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Friday, February 11, 2022

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Kristin

Gooseneck Loosestrife. Love the look, but it took over. I did finally get rid of all of it, because I just had it in a narrow bed along the garage. I somehow got some variegated liriope with some other plant from a friend, and it spreads like crazy for me, though apparently not for a friend half a mile away (?). I am still digging that out every year. I have a love/hate relationship with spiderwort. It spreads horribly in my garden, but I still have it, because it blooms when I need some color, and I really do love things about it. And I get very excited every year when my Sweet Kate Spiderwort shows up. There was vinca in a bed when we moved in, and it tries to spread. Whenever I see patches of it taking over our local woods, I want to come home and blowtorch our patch, but we haven't yet found any other ground cover that will grow well on the hot and dry west side of the house. And some bird planted a gooseberry in our yard, and we have a nice bush now for the birds. I would love to dig that nasty thing out, but Jim thinks it should stay. I did prune it heavily last year, and am not allowing new ones to stick around. There may well be more, but that's what's coming to mind right now.

Linda Brazill

KRISTIN — We had Gooseneck Loosestrife in our first garden and I loved it. But it was contained by concrete on three sides and so controlled. Have thought about Lirope but have not tried it. I get a similar look with Carexes and they are generally better behaved for me. Thanks for all the advice.

Barbara H.

Yes, stay away from liriope. Some is well behaved but then there is the rest. Pink muhly grass, though lovely when it blooms, grows into very large clumps and those lovely pink waving wands are full of seeds that create tiny clumps that you don't see until it is too late and the bed has expanded beyond all expectation. Somebody suggested it for a Habitat For Humanity house that we were landscaping and I shuddered at what the non-gardening homeowner would go through after a couple of years. Absolutely not, I said.

Linda Brazill

BARBARA — OK, Liriope is definitely on the NO NO list. I just ordered one pink Muhly for Zone 5. I will be careful where I put it and watch it as well. Frankly I am doubtful it will really be hardy in Zone 5 despite what they say.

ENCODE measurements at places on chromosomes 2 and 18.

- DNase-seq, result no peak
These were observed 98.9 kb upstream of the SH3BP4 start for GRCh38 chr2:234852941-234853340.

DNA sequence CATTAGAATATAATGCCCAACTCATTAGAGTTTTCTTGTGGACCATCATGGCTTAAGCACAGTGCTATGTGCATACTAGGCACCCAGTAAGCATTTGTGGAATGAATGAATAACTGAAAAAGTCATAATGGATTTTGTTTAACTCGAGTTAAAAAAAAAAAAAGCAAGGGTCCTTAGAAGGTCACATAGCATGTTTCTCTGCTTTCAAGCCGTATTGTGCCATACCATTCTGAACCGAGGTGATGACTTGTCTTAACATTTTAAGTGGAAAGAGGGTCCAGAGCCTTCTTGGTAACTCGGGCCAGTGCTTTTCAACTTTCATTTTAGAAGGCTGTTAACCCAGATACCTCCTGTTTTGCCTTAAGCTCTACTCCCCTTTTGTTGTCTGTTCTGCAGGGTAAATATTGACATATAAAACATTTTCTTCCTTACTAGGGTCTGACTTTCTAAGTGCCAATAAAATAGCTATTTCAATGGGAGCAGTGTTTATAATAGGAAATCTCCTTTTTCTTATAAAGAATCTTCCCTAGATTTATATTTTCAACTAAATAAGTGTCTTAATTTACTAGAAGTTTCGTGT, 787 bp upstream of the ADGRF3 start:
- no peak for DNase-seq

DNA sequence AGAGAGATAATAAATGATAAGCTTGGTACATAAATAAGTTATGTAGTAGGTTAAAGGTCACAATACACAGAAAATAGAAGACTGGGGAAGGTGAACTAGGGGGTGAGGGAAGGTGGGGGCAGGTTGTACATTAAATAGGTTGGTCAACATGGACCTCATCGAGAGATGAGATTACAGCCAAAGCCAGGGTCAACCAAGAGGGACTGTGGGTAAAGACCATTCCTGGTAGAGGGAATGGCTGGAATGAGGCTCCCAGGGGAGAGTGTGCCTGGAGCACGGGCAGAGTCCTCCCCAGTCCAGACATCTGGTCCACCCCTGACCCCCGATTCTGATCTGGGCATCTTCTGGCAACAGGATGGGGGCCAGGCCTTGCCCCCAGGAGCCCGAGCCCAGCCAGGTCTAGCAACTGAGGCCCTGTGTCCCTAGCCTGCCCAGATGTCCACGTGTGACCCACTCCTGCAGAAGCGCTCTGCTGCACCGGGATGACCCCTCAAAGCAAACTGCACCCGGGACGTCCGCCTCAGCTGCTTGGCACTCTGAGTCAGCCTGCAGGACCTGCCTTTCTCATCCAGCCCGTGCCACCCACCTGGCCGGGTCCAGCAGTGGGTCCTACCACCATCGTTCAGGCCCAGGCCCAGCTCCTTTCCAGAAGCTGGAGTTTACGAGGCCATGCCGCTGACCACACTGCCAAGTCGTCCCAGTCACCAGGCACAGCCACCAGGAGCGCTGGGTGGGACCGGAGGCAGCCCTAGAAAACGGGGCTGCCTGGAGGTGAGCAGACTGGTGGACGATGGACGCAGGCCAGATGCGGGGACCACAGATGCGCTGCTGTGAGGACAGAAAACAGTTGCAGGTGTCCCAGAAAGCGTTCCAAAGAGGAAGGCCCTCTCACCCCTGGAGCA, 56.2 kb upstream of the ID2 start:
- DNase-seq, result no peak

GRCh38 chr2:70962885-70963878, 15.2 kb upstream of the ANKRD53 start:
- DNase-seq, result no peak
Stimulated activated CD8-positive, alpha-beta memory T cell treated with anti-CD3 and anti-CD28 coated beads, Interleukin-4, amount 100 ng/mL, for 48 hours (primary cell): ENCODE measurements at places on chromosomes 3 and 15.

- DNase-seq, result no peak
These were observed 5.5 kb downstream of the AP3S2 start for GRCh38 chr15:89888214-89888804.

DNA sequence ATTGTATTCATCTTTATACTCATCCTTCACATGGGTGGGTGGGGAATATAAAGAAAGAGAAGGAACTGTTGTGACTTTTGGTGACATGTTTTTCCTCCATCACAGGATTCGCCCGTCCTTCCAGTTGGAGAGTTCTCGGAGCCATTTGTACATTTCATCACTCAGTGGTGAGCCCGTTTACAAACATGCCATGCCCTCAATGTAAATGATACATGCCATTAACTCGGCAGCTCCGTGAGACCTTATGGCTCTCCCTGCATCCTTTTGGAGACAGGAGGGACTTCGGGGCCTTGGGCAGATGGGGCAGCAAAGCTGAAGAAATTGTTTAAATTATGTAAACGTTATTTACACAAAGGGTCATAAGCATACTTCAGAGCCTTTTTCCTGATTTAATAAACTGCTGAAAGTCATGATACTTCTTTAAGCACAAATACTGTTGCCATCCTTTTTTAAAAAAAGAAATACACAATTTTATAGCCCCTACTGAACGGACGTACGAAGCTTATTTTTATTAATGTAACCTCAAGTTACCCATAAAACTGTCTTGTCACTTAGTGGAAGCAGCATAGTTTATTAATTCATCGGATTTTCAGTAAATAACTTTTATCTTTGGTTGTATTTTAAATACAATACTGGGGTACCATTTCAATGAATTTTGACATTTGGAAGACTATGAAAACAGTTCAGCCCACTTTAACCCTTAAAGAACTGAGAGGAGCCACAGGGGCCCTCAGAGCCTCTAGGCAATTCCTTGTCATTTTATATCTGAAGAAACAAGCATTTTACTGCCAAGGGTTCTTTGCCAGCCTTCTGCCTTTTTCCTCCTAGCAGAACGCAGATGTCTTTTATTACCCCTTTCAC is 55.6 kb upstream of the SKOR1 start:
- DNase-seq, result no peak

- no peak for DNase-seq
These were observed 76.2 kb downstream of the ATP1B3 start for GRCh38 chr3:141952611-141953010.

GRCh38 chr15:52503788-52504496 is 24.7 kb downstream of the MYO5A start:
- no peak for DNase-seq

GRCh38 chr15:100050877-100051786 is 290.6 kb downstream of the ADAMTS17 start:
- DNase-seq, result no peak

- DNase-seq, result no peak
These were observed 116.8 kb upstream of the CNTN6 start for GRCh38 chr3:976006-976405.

Kris P

Both your post and Tamara's offer great warnings for other gardeners, although what will take off in one garden and not others is often defined by climate. I can't even imagine a daisy invasion! However, I do now look askance at any plant that spreads via rhizomes. That's NEVER a good thing in my estimation. I was sold on native Symphyotrichum chilense (blue flowers!) based on the assurance that it was "manageable" in low-water gardens. It was - until the odd year we got 160% of our usual annual rainfall. Even though I dug up a large area last year to remove it, I suspect I'll being pulling out renegade shoots forever. I made a similar mistake with Liriope spicata, which spreads the same way.

Linda Brazill

KRIS — You are the third Lirope warning!

Frank

Oh no. I have to look and see if what I have growing is 'Blue Bunny'... and if it's spreading (so far I don't think), and 'Ice Dance' came with a warning so my eye is on that one as well. Silly me for trying to copy someone who loves carex!
I think I have a high tolerance for spreaders and rarely regret planting things. Maybe I resent all the work spent digging it back out but only a few things were regretted. Gooseneck loosestrife, vinca and campanula glomerata are in that category. Liatris spicata (not the clumping liriope) and ranunculus ficaria are also plants that give me mild panic attacks lol
Oh. I love my weedy daisies ;)

danger garden

Hmmm, I added a bit of Asarum canadense in the spring of 2020, so far it's been well behaved but now I know to keep an eye on it.

Christine

Alstroemerias. They will be in my garden long after I am gone!

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